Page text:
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11 Responses to Professor Who Repressed Childhood Sexual Abuse for Years Has New Book Coming Out

  1. With a growing awareness of the problems of returning Vietnam War veterans, as well as the victims of sexual assault, DSM-III also saw the emergence of a new diagnostic category of post-traumatic stress disorder (PTSD). PTSD quickly became a popular diagnosis, as clinicians began noticing its characteristic symptoms – especially anxiety and depression – even in patients who did not appear to have been exposed to the usual sorts of traumas. Increasing societal interest in very real problems of incest and childhood sexual abuse, including the beginnings of the sexual-abuse scandal in the Roman Catholic Church, ignited a revival of Freud’s early theory that hysteria was caused by repressed memories of infantile seduction (Masson, 1984). In 1981, a clinical study of father-daughter incest had made no mention of repression, dissociation, or amnesia (Herman, 1981); in 1987, the same author published a study in which more than 25% of patients in a therapy group for incest survivors were amnesic for their incest (see also Harvey & Herman, 1994; Herman & Schatzow, 1987).

  2. Little Nel says:

    “Some people are born without empathy or conscience!”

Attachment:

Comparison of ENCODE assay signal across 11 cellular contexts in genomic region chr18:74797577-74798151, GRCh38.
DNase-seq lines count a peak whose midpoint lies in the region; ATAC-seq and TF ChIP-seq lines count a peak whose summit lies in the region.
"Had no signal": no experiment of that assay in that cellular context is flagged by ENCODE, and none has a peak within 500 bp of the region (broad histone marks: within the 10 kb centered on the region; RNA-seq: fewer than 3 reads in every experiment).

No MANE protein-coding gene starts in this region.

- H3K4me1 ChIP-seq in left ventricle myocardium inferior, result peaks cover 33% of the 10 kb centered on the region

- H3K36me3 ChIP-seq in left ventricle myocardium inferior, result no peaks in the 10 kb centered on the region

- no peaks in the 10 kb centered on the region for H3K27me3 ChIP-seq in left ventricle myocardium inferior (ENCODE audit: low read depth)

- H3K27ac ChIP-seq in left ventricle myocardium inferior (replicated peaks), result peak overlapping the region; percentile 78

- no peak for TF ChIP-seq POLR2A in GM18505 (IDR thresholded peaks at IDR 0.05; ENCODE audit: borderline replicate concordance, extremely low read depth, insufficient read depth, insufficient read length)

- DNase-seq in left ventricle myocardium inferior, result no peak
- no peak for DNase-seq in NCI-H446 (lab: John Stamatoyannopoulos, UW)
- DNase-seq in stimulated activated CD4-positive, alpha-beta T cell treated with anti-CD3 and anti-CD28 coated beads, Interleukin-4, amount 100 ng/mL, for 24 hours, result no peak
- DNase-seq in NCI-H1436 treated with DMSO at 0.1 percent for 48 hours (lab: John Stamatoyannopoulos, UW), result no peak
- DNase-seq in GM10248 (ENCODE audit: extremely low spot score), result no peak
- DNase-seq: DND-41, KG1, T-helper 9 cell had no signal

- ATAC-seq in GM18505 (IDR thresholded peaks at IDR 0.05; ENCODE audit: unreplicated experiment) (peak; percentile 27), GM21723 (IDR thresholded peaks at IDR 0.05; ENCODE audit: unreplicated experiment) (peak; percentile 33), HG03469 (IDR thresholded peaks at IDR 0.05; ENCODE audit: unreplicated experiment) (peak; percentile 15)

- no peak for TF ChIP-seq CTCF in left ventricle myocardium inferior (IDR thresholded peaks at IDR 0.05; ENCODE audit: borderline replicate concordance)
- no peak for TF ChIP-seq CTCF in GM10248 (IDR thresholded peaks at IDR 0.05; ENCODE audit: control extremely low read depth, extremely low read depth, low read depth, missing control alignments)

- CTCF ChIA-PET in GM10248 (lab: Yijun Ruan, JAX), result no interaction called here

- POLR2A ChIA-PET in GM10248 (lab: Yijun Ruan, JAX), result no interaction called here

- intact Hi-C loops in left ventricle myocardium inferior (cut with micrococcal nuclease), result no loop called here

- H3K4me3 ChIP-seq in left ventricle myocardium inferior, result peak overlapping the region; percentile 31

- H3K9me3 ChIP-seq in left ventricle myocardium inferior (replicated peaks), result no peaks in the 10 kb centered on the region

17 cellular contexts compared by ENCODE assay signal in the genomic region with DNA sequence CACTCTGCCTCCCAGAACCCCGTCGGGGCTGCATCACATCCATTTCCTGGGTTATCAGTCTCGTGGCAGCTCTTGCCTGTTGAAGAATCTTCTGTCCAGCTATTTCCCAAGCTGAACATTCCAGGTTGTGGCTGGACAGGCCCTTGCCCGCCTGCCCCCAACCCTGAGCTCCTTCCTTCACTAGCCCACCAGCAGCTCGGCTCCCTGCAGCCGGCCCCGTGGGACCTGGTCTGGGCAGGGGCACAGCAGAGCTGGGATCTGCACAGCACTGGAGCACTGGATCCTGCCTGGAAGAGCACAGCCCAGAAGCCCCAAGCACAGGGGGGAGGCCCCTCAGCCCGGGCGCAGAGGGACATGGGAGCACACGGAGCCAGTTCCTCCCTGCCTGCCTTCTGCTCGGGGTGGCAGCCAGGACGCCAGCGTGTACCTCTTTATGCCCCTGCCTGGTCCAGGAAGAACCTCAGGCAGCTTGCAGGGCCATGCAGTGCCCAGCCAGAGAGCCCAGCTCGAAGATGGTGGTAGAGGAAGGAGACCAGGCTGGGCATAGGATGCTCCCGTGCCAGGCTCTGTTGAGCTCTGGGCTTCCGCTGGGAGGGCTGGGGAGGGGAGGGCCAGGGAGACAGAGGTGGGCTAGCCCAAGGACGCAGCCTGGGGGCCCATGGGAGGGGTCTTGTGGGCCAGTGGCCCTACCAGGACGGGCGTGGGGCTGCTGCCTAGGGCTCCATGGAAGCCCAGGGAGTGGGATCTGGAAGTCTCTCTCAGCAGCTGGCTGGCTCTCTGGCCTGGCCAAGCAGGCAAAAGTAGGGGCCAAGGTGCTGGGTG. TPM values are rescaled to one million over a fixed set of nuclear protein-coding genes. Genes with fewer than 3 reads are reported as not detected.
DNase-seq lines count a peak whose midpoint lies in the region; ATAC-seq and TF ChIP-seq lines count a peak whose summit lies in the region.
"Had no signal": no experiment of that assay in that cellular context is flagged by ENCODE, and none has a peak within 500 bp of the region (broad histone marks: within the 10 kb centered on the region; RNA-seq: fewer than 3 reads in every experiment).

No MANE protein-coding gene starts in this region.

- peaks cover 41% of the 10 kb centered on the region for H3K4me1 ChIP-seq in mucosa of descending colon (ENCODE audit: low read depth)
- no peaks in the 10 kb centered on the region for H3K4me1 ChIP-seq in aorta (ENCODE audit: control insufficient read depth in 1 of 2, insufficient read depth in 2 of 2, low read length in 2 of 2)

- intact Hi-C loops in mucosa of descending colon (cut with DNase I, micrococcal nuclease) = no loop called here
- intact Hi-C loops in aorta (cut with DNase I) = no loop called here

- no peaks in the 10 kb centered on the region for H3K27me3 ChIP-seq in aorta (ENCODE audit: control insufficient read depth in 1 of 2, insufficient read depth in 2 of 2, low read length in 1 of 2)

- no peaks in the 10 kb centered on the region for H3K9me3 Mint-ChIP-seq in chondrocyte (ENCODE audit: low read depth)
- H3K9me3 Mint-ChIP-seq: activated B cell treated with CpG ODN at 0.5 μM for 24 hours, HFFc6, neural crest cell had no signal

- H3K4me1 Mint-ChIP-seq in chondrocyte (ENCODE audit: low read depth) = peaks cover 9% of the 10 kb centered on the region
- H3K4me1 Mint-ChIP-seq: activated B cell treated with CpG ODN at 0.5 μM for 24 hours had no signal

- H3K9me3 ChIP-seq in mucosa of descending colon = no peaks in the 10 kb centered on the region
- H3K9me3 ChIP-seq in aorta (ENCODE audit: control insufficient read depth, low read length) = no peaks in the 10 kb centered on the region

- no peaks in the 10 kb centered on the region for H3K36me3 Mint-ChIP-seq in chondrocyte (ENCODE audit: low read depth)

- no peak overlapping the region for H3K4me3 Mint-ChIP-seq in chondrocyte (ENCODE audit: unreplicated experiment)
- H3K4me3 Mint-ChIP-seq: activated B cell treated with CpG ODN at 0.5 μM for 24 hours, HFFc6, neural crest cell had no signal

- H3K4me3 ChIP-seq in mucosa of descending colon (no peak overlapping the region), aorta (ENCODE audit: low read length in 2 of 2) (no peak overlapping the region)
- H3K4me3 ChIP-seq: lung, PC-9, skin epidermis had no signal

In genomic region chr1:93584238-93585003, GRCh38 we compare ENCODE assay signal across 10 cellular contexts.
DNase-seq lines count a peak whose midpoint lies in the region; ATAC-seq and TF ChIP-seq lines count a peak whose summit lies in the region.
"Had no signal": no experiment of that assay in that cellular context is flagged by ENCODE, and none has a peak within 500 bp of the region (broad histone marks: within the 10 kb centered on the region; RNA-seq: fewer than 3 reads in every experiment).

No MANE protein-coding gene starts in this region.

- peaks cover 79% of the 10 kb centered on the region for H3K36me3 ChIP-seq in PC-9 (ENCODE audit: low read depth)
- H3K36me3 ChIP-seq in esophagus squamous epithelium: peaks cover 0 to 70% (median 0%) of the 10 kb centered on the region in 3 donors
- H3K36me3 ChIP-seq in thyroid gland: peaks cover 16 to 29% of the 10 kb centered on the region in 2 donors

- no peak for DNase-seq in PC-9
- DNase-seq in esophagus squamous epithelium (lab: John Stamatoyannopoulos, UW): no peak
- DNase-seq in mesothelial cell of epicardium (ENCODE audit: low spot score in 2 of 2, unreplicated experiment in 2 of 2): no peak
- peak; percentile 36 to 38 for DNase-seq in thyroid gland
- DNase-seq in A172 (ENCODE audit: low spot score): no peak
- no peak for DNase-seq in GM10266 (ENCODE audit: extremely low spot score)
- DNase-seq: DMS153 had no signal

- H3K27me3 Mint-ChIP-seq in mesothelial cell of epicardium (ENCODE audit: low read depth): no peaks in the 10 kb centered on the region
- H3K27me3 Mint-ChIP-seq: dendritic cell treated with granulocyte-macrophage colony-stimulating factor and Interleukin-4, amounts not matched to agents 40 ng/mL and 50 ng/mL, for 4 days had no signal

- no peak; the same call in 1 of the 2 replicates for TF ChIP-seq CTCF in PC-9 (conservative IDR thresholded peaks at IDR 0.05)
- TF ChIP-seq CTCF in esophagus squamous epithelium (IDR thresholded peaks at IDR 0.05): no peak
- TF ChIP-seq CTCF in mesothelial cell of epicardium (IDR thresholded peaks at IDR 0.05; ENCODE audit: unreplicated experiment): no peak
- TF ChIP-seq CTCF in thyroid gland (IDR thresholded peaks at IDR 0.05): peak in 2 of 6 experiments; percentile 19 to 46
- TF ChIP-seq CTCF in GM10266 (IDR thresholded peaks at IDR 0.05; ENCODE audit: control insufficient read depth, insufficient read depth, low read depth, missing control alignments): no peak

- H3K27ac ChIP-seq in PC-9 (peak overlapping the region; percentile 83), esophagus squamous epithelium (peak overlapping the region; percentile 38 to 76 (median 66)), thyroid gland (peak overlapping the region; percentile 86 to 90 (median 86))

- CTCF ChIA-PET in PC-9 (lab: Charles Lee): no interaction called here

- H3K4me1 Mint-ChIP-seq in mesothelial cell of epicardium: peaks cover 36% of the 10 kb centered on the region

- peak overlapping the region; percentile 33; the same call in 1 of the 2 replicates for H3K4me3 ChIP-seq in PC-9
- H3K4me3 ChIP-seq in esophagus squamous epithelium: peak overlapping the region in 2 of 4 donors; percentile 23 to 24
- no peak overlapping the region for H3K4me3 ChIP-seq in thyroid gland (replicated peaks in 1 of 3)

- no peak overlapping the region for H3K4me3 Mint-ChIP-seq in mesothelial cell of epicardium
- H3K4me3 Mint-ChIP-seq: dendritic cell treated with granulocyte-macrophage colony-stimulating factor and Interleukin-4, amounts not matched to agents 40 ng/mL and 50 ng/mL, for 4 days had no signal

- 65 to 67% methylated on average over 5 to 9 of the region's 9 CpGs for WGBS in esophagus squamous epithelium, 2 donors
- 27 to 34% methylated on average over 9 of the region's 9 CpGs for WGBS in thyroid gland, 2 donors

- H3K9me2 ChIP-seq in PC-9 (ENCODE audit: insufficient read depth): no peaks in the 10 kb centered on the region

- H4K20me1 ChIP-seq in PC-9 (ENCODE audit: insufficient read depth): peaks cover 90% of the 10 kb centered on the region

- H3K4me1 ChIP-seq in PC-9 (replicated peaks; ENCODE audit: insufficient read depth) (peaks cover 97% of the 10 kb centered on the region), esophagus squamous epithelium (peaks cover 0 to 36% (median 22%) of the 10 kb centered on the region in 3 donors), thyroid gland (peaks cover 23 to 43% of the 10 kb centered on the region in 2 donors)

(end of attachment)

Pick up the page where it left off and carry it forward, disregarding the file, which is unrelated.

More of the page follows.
I had a relative who had a younger brother who was “diagnosed” with this “disorder” by a professional psychologist.

    When the brother got released from jail, he had frequent incarcerations for drugs, theft, and violence, she would allow him to stay with her until he found suitable housing. She had three young children. I asked her how she could allow her brother access to her children like that. She said that her children were “safe” with her brother and that he wouldn’t harm them.

    I was appalled by her attitude. I asked her to please reconsider her decision to let a man like this into her home. She was adamant. He was not a danger to her children.

    The children are grown now and the brother is permanently incarcerated. They are starting to talk about the abuse they suffered at the hands of the “uncle.” Their mother insists that they are “exaggerating” about their “experiences.” She is still minimizing and denying. What a fucked up woman.

    Her only daughter is not talking, but she moved away to another state with her children, after a lot of therapy. She feels “safe” now.

    • Alethea says:

      LN, Sometimes I don’t know what is worse…the denial/minimizing/silence……..or the abuse itself.

      • Jess says:

        Good question. I know for me the minimization and denial are part of the key reasons that this is so hard for me to get over. I have intrusive memories about getting into trouble for telling as I do of the abuse itself.

  3. melissa lee says:

    Thank you for this great article, I have found from my healing work, and the work I do with my clients, most of which are incest survivors, the denial of incest, is so ingrained not only in family dynamics, but also, in society at large. I really welcome any and all discussion on this topic, as this by far is the largest epidemic in the world. I would also, like to add, that one can heal and thrive, after childhood incest, it takes wanting to help that “little child” that still lives with in us and loving them back to the now. I look forward always to your articles and your effort to help make this public. xo Melissa Lee

    • L.DAY says:

      I really welcome any and all discussion on this topic, as this (INCEST) by far is the largest epidemic in the world.